Much like Dutch-Pakistani singer Imran Khan’s catchy Amplifier, singer-comedian Ali Gul Pir’s single Waderai Ka Beta became an internet sensation. The Saeen to Saeen fire raged in Pakistan and Pir found a permanent spot amongst Pakistan’s best comedians. Like wisps of smoke, hot trends tend to fade and are remembered simply as one hit wonders. Pir, it appears, is clever enough to realise this and made sure to stoke the flame one more time by giving us Taroo Maroo — another hilarious track based on a simple concept.
The new track is about a ‘taroo’—a man who shamelessly stares at everything in sight. Pir has gained inspiration from this unflattering desi habit that any woman in our country can give evidence of; the distressing tendency of men to ogle at their heart’s content, and pride themselves on indulging in the activity.
“If you go out anywhere you will see taroo maroos; it’s a phenomenon that’s not linked to the lower class or middle class of Pakistan. A guy could have a Mercedes and still be a taroo,” he laughed, in a telephone interview with The Express Tribune. “This concept is not specific to any one segment of society. It’s a developing country phenomenon.”
The low budget music video is based on the stories of a rickshaw driver, an affluent man who drives a Mercedes and a common man riding the bus. Pir shows how these men have made it their life’s mission to stare at everything from buildings to goats! He also manages to pull of the rickshaw driver image quite successfully — with the kohl-rimmed eyes and shameless gaze, he manages to deliver the unapologetic image of a typical Pakistani taroo. The ridiculously short shiny blue kurta screams “I’m a maila and I love it”, making a fashion statement of its own.
He transforms from rickshaw driver to rich guy with black pants and an expensive looking silk shirt. He comes across as sophisticated, high-born and even sexy. His dance moves are laugh-out-loud hilarious. They are so terribly clumsy, that one feels compelled to mimic them and laugh. It’s no Gangnam Style, but will surely be seen at mehendis this winter because of the sheer hilarity.
Pir’s Vital Saeens team has not let him down. Jasir Abro, Hamad Khan and Abdul Aziz and Ali Habib make the tune worth a listen. But it’s the delivery of the words “taroo maroo” that makes the song catchy; nasal, maila and hard to get out of your head. The last shot of him sliding down a silver pole in a bus pole-dancer style is a funny final touch.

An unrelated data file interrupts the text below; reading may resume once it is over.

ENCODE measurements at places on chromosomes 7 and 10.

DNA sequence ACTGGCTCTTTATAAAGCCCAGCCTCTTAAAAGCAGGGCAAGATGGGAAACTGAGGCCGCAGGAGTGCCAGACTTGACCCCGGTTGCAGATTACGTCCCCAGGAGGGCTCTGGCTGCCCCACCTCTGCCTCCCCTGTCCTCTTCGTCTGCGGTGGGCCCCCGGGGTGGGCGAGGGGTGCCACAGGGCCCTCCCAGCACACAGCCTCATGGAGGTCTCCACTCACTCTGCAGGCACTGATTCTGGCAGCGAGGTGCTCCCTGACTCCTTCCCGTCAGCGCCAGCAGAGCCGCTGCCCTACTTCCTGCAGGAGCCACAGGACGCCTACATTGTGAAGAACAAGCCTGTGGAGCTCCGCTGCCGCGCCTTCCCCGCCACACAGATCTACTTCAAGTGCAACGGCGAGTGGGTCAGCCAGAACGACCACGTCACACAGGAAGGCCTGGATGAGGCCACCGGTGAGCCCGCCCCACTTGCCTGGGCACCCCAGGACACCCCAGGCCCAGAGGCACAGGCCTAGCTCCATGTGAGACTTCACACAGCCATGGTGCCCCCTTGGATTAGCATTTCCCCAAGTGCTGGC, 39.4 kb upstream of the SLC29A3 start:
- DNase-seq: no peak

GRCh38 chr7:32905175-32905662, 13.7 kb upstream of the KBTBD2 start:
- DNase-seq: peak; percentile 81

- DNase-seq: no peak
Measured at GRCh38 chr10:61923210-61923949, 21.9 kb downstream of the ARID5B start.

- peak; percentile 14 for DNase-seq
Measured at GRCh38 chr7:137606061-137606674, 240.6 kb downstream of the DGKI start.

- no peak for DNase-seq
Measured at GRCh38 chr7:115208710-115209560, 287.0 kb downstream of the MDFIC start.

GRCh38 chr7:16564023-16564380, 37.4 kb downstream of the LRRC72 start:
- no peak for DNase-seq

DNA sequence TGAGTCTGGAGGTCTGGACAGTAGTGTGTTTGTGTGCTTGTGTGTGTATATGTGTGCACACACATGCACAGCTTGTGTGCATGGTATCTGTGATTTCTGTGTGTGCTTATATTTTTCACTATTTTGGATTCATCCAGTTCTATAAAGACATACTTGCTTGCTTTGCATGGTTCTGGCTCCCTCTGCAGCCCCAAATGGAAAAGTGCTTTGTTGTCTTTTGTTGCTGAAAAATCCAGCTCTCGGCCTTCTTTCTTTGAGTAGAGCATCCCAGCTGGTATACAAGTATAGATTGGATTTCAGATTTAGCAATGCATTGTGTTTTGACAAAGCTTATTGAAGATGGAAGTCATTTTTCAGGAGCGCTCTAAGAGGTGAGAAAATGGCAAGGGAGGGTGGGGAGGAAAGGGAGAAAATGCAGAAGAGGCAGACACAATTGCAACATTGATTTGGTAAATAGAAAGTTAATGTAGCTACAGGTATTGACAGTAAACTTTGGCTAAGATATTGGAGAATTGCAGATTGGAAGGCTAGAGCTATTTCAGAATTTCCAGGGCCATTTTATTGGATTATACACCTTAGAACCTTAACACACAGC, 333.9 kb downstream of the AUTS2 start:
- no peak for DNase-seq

If there is one aspect of Taroo Maroo that was disappointing, it is the inclusion of the lyrics “bachi bhi taroon ga” and then the clip of a little girl. In a country where child abuse is so common, this joke could have easily been done away with. Pir tries to save it and perhaps make it acceptable with “bakri bhi taroon ga”, but some areas are just no go’s — even for comedians. Pir, however, says: “My first objective is to entertain. I’m making people see how silly this is.”
The success of Pir’s ideas lies in his ability to mock society’s shortcomings. With Taroo Maroo, he has done just that, and played the ‘taroo’ in the form of three different characters himself with great confidence.
When asked if the ban on YouTube worries him, he says, “I’m not worried. I even waited [for it to be unblocked] but you can’t keep on waiting. This is what I do for a living. I can’t stop working just because of the ban.” His new song is available on Dailymotion and Vimeo.
We wish him luck and hope the taroo maroo’s out there take heed and understand how ridiculous they are!
Published in The Express Tribune, December 10th, 2012.
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